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14 strange but true tech facts you (probably) don’t know

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Hardly trivial
Tech trivia

Image by Mahender G/Flickr

As computers grow ever more powerful, we humans have to figure out where we still remain superior. Here’s one suggestion: Although the Internet is full of endless reams of data, it takes a human mind to suss through it all and determine what qualifies as interesting to other humans. Thus, we at ITworld present you with the following anecdotes about technology and the Internet, guaranteed to have been selected by the human hand and eye to pique your interest. Hopefully, robots won’t take this job for another few years.

A classic Hollywood film star and an avante-garde composer helped invent Wi-Fi

Hedy Lamarr is a famous beauty of classic Hollywood. She was also mathematically gifted and had learned a lot about weapons systems from her first husband, an arms manufacturer. She was friends with George Antheil, an avante-garde composer with similarly broad interests (he wrote a book on endocrinology). Together, during World War II, the two of them patented a technology that would allow radio signals to torpedos to hop from frequency to frequency and avoid being jammed. The Navy rejected it at the time, but took it up 20 years later during the Cuban Missile Crisis, and the patent figured into the development of numerous broadcast standards, including Wi-Fi.

A killer may have gone free because she used Firefox

The 2011 trial of of Casey Anthony was extremely high profile, and the police, as in virtually all murder cases, examined evidence on the computer Anthony shared with her parents, including its search history. But only after Anthony was acquitted did her defense attorney reveal that incriminating search terms involving poisoning and suffocation were present, but never brought up by prosecutors. It appears that prosecutors had carefully pored over the search history from Internet Explorer —but not from Firefox, Anthony’s preferred browser.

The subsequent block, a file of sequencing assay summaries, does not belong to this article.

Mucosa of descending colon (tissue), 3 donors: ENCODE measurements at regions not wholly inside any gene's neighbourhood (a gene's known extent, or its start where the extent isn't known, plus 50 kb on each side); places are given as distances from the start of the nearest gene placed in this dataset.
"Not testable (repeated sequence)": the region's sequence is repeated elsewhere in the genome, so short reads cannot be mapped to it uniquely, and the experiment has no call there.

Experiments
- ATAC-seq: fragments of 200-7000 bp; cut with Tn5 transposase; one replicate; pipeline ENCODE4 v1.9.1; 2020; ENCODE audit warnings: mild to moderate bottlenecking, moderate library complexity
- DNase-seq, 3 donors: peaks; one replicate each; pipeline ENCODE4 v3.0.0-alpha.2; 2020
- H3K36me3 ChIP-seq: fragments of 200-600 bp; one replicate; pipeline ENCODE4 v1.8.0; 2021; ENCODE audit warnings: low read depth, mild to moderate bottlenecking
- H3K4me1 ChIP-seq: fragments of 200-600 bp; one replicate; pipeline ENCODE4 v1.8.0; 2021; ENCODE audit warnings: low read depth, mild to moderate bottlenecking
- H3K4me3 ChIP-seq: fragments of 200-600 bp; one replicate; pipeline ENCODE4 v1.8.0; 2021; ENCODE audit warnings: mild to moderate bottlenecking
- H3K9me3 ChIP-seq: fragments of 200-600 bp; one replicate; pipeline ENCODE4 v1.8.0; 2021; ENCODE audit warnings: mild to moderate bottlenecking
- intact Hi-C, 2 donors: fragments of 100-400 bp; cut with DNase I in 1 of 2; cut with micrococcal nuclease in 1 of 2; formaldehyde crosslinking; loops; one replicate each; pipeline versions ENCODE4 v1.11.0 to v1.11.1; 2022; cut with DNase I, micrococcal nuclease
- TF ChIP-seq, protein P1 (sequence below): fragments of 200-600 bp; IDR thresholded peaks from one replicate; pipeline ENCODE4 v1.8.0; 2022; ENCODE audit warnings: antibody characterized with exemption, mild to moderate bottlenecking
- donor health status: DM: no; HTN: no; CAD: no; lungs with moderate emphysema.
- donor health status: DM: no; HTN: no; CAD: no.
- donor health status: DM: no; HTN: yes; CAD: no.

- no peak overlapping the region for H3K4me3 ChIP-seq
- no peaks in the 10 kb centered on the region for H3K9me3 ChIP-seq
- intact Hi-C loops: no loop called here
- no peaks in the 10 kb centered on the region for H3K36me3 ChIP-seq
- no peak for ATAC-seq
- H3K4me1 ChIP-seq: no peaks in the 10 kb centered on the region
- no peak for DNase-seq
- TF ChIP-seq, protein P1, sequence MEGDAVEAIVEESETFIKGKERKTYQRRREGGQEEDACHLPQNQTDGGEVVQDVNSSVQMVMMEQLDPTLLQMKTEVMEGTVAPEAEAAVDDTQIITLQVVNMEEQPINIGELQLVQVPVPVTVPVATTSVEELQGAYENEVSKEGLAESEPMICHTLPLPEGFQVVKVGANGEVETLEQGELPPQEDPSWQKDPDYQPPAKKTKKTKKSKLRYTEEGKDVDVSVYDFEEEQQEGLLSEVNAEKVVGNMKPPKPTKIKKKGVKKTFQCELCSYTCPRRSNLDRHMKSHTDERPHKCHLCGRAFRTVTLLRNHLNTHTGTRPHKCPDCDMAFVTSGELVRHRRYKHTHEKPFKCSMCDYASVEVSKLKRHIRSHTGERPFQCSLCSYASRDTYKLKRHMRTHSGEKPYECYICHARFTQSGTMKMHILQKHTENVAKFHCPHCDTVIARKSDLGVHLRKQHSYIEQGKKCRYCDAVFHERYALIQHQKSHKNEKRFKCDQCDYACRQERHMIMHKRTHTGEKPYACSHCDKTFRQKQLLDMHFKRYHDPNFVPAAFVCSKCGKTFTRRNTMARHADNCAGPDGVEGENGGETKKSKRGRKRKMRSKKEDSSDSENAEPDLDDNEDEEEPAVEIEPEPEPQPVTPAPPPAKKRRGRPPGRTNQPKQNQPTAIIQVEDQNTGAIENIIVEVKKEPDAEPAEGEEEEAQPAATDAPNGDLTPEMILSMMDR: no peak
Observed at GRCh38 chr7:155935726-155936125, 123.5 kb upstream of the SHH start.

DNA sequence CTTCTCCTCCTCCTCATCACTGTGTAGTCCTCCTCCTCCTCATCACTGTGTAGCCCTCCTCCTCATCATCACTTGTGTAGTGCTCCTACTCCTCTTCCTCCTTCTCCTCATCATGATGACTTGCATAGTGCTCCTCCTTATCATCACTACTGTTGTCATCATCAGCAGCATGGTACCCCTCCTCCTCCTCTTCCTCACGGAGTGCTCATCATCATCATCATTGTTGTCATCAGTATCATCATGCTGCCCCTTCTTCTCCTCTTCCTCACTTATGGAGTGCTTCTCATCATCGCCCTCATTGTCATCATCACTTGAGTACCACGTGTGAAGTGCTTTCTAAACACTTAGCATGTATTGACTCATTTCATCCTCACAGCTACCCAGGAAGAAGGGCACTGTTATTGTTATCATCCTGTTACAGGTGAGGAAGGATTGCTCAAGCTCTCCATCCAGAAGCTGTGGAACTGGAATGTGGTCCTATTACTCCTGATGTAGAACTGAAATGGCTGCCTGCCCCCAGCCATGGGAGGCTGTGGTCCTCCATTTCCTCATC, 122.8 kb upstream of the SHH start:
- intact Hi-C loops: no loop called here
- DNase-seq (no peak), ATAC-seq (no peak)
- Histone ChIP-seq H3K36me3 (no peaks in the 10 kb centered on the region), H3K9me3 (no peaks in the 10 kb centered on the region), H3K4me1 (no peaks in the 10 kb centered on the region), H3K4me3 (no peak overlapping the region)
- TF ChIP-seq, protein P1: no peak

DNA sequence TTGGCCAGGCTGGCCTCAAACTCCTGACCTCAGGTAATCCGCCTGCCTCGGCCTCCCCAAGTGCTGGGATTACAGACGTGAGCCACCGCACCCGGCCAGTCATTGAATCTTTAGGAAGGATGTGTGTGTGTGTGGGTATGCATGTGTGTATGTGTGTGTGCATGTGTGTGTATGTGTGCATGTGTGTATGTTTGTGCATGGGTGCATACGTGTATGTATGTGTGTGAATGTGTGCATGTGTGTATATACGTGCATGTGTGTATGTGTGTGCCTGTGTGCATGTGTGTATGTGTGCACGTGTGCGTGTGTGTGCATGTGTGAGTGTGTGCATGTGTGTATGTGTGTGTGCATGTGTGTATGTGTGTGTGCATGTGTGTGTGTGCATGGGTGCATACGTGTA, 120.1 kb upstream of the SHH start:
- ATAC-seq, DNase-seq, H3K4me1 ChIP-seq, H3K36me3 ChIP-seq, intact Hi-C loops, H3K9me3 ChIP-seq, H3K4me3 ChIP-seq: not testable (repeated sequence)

A programming error led to one of the largest losses of American lives in the Gulf War

One of the deadliest attacks on American soldiers during the 1991 Gulf War came when an Iraqi Scud missile hit a U.S. Army barracks near Dharan, Saudi Arabia, killing 28 people. The nearby Patriot missile battery failed to intercept the Scud, and it turns out that the Patriot had a software bug: one part of its internal calculations used a decimal representation of time, and one part used a binary representation. Since the error derived in part from the Patriot’s internal clock, itgot worse the longer the system went without a reboot — and during the war, the Patriots were always on alert and never rebooted. The missile that hit Dharan, it turns out, was the last one Iraq fired.

One of the first Computer Science Ph.D.’s was earned by a nun

Mary Kenneth Keller earned her place in computer science history. She helpeddevelop BASIC as a grad student, and received a Ph.D. from the Computer Sciences Department at the University of Wisconsin in June of 1965, which tied her for the first doctorate in computer science ever. Irving C. Tang received his D.Sc. at Washington University in St. Louis the same month, which means that, briefly, half of all holders of doctorates in computer science were female.

And, yes, to add the oddball twist to this story: Keller was a nun, a Sister of Charity of the Blessed Virgin Mary, an order dedicated to education. Keller went on to chair the Clarke College CS department for twenty years.

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